School Days

 

Any school has what I call, “the culture of the hallways.” This is the behavior of students with each other in places and times that an authority figure is not present. All schools have such places: bathrooms, gyms, cafeterias and more. In such “student controlled” areas, a student may present differently than when in the presence of an adult. It is  here that rude, mean, ugly, prejudiced, and spiteful behavior happens. All schools have a culture of the hallways.

As an administrator, teacher, and coach in independent and Catholic schools for forty years, I read with interest the articles concerning the recent “Black at (name the school) posts on Instagram. Not having an Instagram account prohibits me from reading various accounts, but I honestly do not want to read any anonymous report of racism or any ism in such schools. One article about a graduate’s experience in an independent school in Annapolis, MD was helpful because in “outing” the head of school, (who I know) the student’s name was published. That student owned his/her story.

I honor a present student or employees’ anonymity in offering a personal experience that is racist, classicist, or unjust in several other ways. That person cannot be assured that retribution will not happen because retribution is a sad reality of all schools. The power structure of schools places the student or employee below a school board member, a  principal, a coach, and students are last and at the mercy of any mean-spirited person. For these Instagram posts, I recommend anonymity.

My career in education covered the years 1968-2008. I began teaching during the last efforts to thwart the Brown vs. Board Supreme Court Decision to integrate public schools and ended it working to help make independent schools more reflective of society, to create student bodies and faculties that were not all white and wealthy.  With the  help of programs such as NCBI and students, teachers, and administrators, I experienced the joy of being a part in creating a more diverse, welcoming, and safe environment in independent schools in and around Washington, DC. Many workshops, discussions, assemblies with speakers such as Peggy McIntosh and Lorene Cary, and “town meetings” were held to help those school communities confront the challenges of race, gender, class, sexuality, and more, but some of the current issues present today did not exist in these years. While the work I shared with others in each school was demanding and difficult and even frightening at times, it was rewarding. We knew that not all persons in our communities would be changed, but we knew we would make some change for the better.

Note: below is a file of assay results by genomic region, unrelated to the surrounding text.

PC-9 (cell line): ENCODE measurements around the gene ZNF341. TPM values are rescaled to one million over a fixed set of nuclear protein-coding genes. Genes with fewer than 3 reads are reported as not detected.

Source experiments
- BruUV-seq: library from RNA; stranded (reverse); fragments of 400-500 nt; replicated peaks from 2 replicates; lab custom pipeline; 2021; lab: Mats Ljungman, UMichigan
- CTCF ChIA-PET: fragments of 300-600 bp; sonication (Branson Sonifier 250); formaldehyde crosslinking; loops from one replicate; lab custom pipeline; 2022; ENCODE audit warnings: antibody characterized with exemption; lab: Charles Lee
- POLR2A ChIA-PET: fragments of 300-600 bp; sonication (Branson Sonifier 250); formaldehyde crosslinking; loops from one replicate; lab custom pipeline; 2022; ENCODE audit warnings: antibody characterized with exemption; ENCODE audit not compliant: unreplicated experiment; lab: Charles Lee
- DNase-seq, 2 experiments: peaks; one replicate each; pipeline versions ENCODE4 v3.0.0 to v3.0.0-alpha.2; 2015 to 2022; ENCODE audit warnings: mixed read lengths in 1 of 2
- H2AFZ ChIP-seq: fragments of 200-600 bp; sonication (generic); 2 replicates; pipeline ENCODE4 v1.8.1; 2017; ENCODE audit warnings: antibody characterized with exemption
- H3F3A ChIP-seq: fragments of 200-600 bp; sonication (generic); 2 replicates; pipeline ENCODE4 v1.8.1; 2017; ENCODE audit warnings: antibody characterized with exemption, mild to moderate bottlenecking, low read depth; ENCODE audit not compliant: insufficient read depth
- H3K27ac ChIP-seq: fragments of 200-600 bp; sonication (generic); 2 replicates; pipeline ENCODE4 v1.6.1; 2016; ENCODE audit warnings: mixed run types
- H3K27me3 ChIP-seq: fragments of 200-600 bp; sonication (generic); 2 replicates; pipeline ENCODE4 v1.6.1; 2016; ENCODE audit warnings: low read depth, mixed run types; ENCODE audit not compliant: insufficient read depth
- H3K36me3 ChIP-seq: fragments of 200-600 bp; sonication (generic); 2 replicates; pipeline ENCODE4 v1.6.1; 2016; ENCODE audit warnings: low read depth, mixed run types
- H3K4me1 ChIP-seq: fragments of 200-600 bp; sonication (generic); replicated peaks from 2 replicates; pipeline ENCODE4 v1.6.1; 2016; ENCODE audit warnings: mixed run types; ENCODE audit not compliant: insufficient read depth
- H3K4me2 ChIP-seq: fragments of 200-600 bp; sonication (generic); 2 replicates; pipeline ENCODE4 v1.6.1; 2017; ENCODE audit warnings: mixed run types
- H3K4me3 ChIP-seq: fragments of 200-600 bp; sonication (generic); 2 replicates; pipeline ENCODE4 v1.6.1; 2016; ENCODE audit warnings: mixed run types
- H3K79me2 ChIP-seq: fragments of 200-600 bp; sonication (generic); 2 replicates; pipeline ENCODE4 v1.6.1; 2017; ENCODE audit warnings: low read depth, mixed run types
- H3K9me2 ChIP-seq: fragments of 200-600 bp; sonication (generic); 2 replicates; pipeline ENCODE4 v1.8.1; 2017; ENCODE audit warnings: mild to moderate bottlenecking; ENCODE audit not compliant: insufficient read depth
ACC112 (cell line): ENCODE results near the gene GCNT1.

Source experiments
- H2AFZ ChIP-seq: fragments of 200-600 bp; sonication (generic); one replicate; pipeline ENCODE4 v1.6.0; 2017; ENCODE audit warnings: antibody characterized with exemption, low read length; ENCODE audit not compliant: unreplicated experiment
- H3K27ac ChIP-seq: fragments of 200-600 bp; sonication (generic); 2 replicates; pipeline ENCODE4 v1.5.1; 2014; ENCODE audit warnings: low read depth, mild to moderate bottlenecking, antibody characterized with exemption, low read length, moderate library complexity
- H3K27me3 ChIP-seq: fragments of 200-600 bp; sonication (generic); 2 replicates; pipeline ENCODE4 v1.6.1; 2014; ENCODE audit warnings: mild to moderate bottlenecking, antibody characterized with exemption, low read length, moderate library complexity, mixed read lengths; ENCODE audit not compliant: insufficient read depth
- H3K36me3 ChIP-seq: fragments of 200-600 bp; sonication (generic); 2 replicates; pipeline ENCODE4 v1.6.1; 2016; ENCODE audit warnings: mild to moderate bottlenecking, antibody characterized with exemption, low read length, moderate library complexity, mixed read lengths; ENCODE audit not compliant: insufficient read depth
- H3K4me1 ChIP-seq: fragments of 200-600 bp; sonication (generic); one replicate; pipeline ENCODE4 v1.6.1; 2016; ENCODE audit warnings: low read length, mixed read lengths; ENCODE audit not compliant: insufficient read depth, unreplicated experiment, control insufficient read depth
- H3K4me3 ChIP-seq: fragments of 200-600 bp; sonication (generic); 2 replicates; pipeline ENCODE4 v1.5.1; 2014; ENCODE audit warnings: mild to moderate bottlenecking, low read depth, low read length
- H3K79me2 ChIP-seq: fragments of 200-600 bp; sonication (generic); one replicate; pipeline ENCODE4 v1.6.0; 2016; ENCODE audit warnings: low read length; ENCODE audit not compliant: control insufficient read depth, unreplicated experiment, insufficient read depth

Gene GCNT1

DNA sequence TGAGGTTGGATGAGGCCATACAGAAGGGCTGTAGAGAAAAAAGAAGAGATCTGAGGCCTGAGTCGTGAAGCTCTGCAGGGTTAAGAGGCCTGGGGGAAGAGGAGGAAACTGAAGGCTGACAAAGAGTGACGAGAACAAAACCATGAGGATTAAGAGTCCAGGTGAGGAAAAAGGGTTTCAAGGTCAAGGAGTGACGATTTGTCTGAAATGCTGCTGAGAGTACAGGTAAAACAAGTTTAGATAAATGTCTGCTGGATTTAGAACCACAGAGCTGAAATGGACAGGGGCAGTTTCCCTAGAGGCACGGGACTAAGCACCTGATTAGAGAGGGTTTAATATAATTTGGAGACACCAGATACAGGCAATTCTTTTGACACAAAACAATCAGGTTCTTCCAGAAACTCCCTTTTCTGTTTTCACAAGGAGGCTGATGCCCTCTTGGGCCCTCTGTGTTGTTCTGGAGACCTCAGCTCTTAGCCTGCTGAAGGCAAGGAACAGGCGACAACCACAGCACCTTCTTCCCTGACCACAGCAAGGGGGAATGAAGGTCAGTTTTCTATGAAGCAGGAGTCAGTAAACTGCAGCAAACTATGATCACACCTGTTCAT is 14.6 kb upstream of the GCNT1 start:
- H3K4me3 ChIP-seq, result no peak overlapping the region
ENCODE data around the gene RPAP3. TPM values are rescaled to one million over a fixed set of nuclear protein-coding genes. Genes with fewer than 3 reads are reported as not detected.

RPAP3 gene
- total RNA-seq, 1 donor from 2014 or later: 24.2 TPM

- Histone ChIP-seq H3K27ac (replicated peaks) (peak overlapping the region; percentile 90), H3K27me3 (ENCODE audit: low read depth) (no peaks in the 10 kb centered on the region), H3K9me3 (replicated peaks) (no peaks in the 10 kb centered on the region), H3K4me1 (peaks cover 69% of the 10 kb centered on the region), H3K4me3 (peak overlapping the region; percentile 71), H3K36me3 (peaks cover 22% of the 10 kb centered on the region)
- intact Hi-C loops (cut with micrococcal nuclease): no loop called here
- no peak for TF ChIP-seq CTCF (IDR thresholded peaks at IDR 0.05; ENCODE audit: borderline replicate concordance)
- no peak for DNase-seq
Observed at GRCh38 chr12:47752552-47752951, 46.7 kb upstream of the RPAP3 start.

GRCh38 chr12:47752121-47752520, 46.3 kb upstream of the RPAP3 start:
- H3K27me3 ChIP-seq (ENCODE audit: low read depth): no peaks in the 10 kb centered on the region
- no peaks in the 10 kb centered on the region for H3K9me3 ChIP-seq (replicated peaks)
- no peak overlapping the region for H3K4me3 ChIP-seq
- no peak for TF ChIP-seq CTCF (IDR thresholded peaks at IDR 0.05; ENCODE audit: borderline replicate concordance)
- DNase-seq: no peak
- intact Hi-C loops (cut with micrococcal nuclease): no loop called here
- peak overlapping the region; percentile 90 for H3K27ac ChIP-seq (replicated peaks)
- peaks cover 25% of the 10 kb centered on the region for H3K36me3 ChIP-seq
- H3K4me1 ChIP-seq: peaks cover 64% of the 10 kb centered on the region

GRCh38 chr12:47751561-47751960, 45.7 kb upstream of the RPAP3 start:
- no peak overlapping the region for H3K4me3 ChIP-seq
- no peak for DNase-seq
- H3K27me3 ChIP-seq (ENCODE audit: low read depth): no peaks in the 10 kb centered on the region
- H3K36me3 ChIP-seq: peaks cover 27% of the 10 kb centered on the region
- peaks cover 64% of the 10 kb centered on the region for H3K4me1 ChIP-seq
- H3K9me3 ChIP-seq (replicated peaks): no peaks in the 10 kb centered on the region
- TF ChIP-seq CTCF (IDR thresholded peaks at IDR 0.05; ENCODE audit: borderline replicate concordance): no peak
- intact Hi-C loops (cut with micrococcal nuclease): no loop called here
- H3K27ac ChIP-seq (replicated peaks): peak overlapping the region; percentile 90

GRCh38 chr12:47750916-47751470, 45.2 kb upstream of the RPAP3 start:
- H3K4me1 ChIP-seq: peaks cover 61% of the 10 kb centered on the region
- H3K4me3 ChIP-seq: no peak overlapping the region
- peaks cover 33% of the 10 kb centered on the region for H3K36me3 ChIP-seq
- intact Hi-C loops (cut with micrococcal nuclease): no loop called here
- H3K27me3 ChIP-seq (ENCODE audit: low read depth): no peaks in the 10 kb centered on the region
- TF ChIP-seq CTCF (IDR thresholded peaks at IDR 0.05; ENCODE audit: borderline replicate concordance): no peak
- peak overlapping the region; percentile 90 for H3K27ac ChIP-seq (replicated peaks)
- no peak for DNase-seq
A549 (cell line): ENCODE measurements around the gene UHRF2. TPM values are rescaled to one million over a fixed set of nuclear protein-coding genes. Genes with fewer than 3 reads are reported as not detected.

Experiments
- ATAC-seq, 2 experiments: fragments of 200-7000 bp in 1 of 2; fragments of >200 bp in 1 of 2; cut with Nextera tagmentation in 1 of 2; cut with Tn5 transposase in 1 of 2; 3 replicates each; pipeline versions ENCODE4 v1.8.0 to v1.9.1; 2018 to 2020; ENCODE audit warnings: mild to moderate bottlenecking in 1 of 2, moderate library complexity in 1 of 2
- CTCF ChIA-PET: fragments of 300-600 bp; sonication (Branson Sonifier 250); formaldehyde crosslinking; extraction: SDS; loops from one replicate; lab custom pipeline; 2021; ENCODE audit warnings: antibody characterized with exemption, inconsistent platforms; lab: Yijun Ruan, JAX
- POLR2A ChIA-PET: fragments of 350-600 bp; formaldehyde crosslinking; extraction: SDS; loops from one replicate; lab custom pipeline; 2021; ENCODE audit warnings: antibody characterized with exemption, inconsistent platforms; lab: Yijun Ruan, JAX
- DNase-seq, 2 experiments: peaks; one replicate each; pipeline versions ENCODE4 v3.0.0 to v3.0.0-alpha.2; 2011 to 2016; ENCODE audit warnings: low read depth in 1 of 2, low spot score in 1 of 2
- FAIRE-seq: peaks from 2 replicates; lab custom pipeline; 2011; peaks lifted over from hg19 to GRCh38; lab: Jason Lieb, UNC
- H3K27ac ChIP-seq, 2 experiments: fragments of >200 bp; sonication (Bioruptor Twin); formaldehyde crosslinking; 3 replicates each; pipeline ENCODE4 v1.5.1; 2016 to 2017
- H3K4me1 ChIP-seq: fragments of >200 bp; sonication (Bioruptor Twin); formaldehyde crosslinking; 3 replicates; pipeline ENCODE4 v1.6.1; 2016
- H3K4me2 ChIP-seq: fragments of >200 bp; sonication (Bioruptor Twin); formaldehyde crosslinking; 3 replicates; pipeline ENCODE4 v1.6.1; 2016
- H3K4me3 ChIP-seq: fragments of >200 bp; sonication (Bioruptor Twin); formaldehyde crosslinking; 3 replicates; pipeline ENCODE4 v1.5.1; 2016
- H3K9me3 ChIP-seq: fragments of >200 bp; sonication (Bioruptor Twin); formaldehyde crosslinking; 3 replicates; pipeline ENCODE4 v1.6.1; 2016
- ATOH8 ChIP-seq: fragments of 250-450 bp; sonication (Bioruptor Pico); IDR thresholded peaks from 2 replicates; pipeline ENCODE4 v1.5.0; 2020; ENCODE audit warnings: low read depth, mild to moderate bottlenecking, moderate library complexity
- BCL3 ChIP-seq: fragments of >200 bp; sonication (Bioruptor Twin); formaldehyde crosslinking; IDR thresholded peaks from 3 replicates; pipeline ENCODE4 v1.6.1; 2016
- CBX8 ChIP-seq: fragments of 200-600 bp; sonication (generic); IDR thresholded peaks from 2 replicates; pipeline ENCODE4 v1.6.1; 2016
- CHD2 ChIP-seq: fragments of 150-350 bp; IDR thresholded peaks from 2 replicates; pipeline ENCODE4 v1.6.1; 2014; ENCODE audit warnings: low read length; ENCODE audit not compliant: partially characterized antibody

Because of my experience, in which I made mistakes, I am bothered by graduates and past employees not identifying themselves. For me, I want to know the circumstances surrounding any mis-spoken words and to whom I may have said them. For instance, one Instagram post I read reported the name of a teacher I knew and had even  hired. The unnamed poster told how his friend had chosen not to dress in a costume for Halloween during the 7th grade, but just wore sweatpants and a hoodie. He says that the named teacher asked his friend, “Are you  dressed up as Trevor Martin?” Wow. Hard stuff, but the poster was a long past student who renamed anonymous. The teacher, as far as I know, is retired. However, I think that she, or any teacher “outed” would be appreciative of some more details surrounding their offensive words.

I have some recommendations for any person who chooses to post on Black at (name the school), which is helpful for such schools. Tell your story or get your friend to tell his/hers and name the name(s) of the offending person. Provide as much detail surrounding the event as possible. In this way, you will help the named teacher/coach/administrator recall the event, and this  may help them to better understand. That is their duty,  but when you  name the name, name yours as well. In that way, your story will have more credibility. Being direct with each other in a civil way is the best avenue to changing people and their institutions.  Anonymous remarks may cause folks to become defensive, and that attitude was not helpful before or now. Own your story and help change happen.

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